Go back twenty years or so and coffee percolators were all the rage. You could, and still can, get them in a stove-top or plug-in version.
Since the growth in popularity of gourmet coffee, thanks to roasters and coffee shops like Peet’s Coffee and Starbucks, the use of coffee percolators has declined.
How come? Well, if you are a gourmet coffee lover, there are a couple of things about percolators that won’t quite work for you.
First, the water is boiling when it rises up and soaks through the ground coffee. Coffee experts heat the water to a temperature a little shy of boiling point and then pour it over the coffee grinds. The same is true of automatic brewers of all kinds. The thermostat is set to heat the water to a level just below boiling.
The problem with the water boiling is that it tends to draw out some of the bitterness in the coffee.
All that said, and regardless of what coffee aficionados may say, percolators still have their fans. There are many people who just wouldn’t want their coffee made any other way.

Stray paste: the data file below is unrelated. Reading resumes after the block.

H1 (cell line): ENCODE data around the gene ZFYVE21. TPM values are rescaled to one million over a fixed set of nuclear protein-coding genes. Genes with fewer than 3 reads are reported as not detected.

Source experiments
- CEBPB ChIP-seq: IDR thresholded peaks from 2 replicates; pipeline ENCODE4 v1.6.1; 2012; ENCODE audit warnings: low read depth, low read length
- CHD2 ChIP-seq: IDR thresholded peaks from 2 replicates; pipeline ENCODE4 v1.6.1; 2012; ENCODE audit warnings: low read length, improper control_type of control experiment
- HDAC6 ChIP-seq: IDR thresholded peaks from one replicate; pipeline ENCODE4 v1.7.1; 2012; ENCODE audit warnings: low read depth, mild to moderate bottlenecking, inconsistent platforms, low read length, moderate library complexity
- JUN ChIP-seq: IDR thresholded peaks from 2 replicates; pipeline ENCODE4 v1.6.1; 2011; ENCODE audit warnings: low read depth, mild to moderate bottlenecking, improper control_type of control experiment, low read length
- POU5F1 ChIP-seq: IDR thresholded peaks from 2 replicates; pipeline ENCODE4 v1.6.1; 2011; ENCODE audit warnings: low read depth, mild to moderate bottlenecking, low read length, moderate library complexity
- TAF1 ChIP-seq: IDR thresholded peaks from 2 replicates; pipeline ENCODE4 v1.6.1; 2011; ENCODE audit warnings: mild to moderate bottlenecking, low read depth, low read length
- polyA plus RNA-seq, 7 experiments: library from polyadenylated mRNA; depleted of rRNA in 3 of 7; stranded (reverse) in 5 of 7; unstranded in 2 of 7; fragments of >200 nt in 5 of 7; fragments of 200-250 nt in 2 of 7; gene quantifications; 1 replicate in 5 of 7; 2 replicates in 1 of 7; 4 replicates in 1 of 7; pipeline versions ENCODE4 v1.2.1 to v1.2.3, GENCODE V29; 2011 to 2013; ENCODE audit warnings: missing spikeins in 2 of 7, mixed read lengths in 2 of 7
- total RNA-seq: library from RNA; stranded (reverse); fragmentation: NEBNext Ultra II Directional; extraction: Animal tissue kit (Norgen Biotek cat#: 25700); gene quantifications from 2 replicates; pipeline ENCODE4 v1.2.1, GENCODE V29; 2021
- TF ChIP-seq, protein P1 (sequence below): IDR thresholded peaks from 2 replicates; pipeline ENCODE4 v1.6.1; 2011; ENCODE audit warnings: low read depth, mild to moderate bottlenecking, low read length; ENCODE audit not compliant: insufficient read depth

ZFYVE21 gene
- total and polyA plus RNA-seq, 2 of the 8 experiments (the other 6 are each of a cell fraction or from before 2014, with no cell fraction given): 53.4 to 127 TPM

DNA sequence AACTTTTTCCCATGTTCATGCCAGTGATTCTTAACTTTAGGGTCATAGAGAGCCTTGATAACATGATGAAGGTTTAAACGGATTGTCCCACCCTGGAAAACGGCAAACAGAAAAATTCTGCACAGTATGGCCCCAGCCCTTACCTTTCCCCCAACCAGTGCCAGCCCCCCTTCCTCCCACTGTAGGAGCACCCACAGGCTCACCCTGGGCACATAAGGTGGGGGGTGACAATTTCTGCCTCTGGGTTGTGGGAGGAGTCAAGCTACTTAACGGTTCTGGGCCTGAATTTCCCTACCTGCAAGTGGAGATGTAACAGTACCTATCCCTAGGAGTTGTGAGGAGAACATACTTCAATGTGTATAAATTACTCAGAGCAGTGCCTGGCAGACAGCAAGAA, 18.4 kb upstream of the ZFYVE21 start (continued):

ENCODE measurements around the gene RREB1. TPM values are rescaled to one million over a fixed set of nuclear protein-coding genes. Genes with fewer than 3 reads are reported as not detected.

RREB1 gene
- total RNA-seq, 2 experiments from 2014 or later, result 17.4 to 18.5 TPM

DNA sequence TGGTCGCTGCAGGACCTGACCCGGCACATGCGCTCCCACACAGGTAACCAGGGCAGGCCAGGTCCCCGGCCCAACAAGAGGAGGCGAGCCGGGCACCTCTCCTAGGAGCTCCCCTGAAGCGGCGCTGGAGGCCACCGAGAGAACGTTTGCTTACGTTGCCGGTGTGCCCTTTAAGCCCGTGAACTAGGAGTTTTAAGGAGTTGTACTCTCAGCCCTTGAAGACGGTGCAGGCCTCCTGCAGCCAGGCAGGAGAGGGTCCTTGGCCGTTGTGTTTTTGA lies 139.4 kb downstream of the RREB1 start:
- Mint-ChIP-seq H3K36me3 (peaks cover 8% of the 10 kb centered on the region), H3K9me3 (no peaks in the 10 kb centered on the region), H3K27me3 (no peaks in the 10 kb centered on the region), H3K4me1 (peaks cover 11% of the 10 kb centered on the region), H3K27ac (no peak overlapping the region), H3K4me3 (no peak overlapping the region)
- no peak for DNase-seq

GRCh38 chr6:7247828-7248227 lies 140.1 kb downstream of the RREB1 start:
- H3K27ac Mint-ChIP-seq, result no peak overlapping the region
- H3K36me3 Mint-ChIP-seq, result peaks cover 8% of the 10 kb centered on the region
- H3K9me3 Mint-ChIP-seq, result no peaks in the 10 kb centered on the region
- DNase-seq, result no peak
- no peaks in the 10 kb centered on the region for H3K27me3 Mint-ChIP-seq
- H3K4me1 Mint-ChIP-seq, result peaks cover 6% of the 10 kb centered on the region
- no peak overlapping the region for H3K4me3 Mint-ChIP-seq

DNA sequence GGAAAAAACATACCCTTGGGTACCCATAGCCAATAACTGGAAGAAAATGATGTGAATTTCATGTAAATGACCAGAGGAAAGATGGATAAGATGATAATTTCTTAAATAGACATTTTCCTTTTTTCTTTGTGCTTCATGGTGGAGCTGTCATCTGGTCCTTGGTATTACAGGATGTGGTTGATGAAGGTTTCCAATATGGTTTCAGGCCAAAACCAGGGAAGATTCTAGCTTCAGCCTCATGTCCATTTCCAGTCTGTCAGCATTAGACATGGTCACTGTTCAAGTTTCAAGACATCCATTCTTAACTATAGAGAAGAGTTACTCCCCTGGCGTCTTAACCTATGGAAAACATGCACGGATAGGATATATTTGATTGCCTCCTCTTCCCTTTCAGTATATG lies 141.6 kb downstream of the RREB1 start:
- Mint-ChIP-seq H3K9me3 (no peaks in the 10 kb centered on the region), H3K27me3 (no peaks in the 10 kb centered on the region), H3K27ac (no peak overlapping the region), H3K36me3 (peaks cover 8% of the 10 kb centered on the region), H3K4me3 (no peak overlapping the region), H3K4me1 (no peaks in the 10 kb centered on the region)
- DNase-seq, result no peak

Also, a perhaps unlikely group of coffee lovers are discovering percolators for the first time. Why? Because most percolators have no plastic parts.
A growing number of people don’t want to have to worry about chemicals leaching out of plastics when in contact with hot water. And if you try to find a regular drip brewer with no plastic parts, you’ll have a lengthy search on your hands.
Even the modest French press usually has some plastic as part of its construction.
Whether you just love coffee made with a percolator, or are in search of a plastic-free brewer, there are still plenty of models to choose from.